Things are heating up at the Agricultural Campus (AC) with news of a substantial rejuvenation of the 30-year old biomass energy plant and steam distribution system.
On Tuesday, Dalhousie’s Board of Governors approved a $24.2 million biomass co-generation project to replace the campus’s aging steam lines with hot water lines, replace the wood boiler, add appropriate and required air quality controls, and add a turbine to create electricity.
“It’s exciting that as a Faculty of Agriculture we are setting an example of best practices and embracing a sustainable source of energy as we continue to move toward carbon neutrality, explained David Gray, dean of the Faculty of Agriculture and principal of Dal's Agricultural Campus. “This new facility aligns well with a number of our research areas in renewable energy and will provide opportunities for us to put research into practice.”
Dal will be identifying sources of biomass from waste residues (ex. bark), yard waste, land-clearing from pre-approved developments, and appropriately harvested stem wood. Investigation is being conducted on the opportunities for the use of agri-products like willow.
“This small 1 megawatt biomass co-generation plant project focuses on energy efficiency and securing local sustainable supply,” explains Rochelle Owen, director of the office of sustainability for Dalhousie. “Waste heat from electricity production is used for heating the campus. The plant design will allow flexibility for future products like willow.”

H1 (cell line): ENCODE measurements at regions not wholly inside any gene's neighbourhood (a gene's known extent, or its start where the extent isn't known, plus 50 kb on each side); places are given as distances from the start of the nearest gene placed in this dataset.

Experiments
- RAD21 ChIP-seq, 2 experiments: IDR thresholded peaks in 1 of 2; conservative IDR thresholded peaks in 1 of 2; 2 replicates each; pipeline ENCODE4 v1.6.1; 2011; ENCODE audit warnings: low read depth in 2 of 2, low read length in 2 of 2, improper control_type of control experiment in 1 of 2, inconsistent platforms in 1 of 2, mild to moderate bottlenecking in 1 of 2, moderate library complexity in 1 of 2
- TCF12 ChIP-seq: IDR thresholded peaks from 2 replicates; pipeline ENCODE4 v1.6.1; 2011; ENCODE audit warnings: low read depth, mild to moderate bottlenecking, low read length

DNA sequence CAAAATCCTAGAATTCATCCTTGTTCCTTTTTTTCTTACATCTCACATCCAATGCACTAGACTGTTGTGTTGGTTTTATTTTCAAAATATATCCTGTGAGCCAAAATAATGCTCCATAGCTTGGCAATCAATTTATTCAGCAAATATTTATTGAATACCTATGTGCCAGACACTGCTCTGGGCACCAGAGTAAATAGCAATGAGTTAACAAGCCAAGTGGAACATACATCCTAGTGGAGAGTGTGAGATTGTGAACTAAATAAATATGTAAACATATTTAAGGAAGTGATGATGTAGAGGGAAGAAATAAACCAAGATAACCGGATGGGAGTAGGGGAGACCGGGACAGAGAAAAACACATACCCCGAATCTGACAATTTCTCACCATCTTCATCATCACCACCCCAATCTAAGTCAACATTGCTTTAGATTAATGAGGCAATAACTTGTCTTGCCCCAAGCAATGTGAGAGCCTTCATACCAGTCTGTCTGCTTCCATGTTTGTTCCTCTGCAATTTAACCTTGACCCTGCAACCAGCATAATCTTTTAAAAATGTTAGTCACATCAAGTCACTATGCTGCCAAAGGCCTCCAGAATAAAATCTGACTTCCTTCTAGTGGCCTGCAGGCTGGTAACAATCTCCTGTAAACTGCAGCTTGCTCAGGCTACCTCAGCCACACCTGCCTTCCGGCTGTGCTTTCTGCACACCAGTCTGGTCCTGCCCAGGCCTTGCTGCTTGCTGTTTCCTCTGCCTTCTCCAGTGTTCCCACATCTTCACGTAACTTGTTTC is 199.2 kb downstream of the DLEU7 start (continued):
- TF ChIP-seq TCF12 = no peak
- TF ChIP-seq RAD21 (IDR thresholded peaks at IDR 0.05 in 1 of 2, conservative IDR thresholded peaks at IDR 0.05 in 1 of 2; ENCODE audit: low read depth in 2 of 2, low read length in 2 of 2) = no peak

The AC’s existing thermal plant and steam lines are at the end of their useful life and have been unreliable in supplying the campus with a steady heat source.
Planning for the replacement system began when the provincial government was running the Nova Scotia Community Feed-in Tariff (COMFIT) program. COMFIT was designed to encourage community-based, local renewable energy projects by guaranteeing a rate per kilowatt-hour for the energy the project feeds into the province’s distribution electrical grid. The AC Biomass project received approval in 2014.
“Selling the extra power is expected to generate $1.36 million annually, and when we switch the old steam lines with new energy efficient water lines, we will increase our system efficiency by 30 per cent,” says Jeff Lamb, assistant vice-president of Facilities Management. “The project will pay for itself over 20 years, and give students and researchers at the Agricultural Campus an opportunity to study and research the potential of biomass moving forward.”
This project will support the local economy by providing a dependable demand (approximately 20,000 tonnes per year) for local biomass producers. As per the COMFIT requirements, construction will begin next year with completion expected by May 2018.
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